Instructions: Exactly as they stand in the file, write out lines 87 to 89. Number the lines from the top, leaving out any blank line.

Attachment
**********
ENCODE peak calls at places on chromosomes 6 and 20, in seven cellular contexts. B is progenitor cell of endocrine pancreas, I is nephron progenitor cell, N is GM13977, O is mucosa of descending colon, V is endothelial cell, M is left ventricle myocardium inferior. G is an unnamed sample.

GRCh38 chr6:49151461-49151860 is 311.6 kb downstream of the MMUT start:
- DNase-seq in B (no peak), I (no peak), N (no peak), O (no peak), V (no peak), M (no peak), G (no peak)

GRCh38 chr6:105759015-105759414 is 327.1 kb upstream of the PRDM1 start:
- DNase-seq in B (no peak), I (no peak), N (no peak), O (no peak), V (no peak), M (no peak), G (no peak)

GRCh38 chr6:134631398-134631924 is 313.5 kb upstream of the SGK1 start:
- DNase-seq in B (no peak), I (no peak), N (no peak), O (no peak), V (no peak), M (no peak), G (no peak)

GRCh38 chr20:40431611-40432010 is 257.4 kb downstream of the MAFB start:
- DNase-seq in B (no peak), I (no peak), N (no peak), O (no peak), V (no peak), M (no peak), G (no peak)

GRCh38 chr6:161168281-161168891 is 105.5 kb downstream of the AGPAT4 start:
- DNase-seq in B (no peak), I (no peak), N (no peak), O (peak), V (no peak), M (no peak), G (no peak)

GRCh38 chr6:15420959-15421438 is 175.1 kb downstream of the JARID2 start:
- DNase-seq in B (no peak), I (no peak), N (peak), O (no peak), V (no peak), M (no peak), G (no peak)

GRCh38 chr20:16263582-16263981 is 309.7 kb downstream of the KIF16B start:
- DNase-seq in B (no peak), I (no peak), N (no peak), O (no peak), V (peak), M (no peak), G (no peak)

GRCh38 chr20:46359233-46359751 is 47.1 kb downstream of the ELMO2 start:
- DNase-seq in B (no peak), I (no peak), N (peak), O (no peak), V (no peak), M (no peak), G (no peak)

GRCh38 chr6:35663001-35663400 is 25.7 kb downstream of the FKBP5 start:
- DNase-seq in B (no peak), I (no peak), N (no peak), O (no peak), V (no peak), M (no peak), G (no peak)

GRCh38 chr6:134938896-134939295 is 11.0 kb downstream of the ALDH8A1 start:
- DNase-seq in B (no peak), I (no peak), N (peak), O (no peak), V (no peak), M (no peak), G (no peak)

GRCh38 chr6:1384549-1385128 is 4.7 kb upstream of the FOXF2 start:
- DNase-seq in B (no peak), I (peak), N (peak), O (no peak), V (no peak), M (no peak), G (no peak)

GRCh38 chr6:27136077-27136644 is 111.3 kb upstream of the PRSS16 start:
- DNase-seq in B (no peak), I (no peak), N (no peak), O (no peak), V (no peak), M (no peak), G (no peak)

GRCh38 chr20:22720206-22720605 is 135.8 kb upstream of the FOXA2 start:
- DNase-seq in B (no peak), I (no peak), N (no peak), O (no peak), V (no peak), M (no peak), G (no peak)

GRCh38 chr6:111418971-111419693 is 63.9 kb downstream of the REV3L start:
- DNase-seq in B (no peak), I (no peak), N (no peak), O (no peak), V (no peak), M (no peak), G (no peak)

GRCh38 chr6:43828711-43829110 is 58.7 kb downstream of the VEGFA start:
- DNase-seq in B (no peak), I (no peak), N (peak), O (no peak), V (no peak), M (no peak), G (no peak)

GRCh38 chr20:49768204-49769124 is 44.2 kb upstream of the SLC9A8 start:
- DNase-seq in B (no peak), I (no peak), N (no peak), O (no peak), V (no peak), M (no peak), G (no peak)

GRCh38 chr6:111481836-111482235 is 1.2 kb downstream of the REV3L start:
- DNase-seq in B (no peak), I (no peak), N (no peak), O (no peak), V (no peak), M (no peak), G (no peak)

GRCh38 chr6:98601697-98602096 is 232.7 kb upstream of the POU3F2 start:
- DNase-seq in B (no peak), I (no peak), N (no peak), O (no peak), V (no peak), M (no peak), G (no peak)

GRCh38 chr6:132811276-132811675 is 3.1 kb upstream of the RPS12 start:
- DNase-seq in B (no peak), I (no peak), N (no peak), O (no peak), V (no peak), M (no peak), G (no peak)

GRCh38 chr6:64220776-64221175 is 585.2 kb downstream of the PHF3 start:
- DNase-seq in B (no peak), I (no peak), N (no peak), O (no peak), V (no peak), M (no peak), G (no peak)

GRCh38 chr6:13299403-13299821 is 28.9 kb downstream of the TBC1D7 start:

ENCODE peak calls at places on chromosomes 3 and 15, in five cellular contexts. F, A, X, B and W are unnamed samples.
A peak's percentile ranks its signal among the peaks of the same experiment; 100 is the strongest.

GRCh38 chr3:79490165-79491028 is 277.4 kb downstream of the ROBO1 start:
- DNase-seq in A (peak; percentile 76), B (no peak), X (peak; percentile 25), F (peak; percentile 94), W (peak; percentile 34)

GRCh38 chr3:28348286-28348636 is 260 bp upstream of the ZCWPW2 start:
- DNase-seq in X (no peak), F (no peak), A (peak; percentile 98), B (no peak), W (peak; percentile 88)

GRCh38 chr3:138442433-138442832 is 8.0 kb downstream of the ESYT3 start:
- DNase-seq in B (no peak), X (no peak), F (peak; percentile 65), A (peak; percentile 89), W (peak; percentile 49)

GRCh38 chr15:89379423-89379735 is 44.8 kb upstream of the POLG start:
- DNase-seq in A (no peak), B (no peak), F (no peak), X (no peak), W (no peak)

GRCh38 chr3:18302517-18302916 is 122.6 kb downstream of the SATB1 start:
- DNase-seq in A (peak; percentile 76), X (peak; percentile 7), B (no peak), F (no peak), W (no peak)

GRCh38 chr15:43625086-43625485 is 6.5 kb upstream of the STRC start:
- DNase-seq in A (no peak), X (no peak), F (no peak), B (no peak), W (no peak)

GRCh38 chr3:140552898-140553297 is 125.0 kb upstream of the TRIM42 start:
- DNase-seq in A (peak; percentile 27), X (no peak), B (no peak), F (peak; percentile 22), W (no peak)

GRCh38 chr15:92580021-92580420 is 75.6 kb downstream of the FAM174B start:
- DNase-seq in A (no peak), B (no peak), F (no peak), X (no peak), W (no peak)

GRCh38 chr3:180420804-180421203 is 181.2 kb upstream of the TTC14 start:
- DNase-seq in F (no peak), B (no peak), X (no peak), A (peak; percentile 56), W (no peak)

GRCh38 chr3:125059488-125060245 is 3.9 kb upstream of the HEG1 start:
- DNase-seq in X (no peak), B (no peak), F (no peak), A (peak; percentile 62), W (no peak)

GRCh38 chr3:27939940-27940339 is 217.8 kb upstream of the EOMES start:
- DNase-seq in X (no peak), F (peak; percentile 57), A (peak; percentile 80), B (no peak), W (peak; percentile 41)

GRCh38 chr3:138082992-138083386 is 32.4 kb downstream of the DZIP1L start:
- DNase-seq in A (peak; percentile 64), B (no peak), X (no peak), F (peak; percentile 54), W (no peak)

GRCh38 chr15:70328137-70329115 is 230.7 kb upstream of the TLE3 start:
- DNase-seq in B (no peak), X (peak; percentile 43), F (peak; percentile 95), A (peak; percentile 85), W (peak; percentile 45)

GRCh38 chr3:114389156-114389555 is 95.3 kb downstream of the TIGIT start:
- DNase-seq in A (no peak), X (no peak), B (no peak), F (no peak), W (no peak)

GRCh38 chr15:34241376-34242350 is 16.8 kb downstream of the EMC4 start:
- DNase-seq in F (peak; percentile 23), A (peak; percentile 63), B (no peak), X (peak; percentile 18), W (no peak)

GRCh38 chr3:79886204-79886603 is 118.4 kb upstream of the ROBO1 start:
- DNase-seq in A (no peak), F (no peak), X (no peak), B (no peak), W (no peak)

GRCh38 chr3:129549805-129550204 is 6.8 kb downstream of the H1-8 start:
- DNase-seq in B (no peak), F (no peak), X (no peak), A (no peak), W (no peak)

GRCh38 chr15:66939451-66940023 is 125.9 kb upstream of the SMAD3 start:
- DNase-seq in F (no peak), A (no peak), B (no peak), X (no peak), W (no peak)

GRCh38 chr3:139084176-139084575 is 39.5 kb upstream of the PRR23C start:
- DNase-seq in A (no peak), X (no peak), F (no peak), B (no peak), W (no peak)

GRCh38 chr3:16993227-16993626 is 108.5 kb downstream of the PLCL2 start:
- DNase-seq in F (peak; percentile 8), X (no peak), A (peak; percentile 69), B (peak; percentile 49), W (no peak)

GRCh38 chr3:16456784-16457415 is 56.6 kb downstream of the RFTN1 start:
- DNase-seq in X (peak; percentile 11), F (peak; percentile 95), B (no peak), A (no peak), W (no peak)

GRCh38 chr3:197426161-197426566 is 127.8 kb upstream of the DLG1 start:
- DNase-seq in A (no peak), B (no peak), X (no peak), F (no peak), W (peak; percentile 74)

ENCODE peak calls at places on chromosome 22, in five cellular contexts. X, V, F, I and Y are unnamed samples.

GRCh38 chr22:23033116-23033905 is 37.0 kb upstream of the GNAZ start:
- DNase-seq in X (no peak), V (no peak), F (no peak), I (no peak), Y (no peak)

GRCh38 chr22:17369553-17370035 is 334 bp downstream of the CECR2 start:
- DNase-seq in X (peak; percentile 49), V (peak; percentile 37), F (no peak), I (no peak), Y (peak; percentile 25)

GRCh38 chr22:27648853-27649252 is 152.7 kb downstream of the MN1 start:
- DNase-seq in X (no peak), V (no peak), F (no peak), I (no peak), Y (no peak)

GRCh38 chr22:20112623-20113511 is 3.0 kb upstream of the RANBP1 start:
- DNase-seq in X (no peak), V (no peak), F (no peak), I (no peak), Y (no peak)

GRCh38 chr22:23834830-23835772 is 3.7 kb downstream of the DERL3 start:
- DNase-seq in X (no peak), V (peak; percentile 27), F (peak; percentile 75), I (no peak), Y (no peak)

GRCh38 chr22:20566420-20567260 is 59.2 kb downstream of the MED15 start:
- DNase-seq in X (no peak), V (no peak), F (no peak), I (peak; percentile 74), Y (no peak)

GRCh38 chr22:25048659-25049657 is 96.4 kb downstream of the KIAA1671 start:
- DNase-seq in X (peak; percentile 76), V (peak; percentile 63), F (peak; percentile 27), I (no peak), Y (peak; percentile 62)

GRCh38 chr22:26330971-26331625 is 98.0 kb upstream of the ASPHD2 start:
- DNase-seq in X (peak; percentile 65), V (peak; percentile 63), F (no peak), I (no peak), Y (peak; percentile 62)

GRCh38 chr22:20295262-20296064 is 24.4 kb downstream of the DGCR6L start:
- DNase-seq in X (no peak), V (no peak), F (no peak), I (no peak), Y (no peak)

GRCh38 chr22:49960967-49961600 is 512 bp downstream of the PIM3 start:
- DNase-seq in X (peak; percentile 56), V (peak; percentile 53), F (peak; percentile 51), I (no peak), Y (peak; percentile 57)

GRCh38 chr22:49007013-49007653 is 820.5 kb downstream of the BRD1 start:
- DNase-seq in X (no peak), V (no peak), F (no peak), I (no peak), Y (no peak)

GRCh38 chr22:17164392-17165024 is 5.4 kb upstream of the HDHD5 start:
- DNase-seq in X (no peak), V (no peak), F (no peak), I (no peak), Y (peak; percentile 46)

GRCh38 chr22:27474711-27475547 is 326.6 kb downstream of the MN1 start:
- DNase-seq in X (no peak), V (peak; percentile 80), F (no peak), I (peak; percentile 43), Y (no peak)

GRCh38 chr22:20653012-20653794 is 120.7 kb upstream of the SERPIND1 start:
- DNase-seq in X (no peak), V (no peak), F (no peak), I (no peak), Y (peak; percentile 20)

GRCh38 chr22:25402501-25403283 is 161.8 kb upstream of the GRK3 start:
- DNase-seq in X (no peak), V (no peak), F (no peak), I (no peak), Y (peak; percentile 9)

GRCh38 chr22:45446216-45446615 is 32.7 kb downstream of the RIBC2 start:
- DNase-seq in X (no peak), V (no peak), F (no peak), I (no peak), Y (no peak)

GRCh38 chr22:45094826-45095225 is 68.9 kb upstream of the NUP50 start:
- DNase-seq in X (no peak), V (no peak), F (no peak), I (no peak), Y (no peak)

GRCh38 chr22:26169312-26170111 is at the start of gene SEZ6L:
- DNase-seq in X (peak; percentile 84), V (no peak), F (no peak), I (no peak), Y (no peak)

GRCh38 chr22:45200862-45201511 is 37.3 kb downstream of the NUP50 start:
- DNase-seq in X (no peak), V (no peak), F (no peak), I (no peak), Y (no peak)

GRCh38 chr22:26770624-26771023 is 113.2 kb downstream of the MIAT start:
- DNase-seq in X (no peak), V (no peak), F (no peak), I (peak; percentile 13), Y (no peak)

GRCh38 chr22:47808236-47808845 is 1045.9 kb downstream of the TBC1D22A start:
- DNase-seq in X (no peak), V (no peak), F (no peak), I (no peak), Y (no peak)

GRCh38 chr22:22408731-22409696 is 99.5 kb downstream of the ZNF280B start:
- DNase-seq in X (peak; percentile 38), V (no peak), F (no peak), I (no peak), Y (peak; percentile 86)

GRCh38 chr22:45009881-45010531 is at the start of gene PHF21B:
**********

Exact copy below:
GRCh38 chr3:197426161-197426566 is 127.8 kb upstream of the DLG1 start:
- DNase-seq in A (no peak), B (no peak), X (no peak), F (no peak), W (peak; percentile 74)

ENCODE peak calls at places on chromosome 22, in five cellular contexts. X, V, F, I and Y are unnamed samples.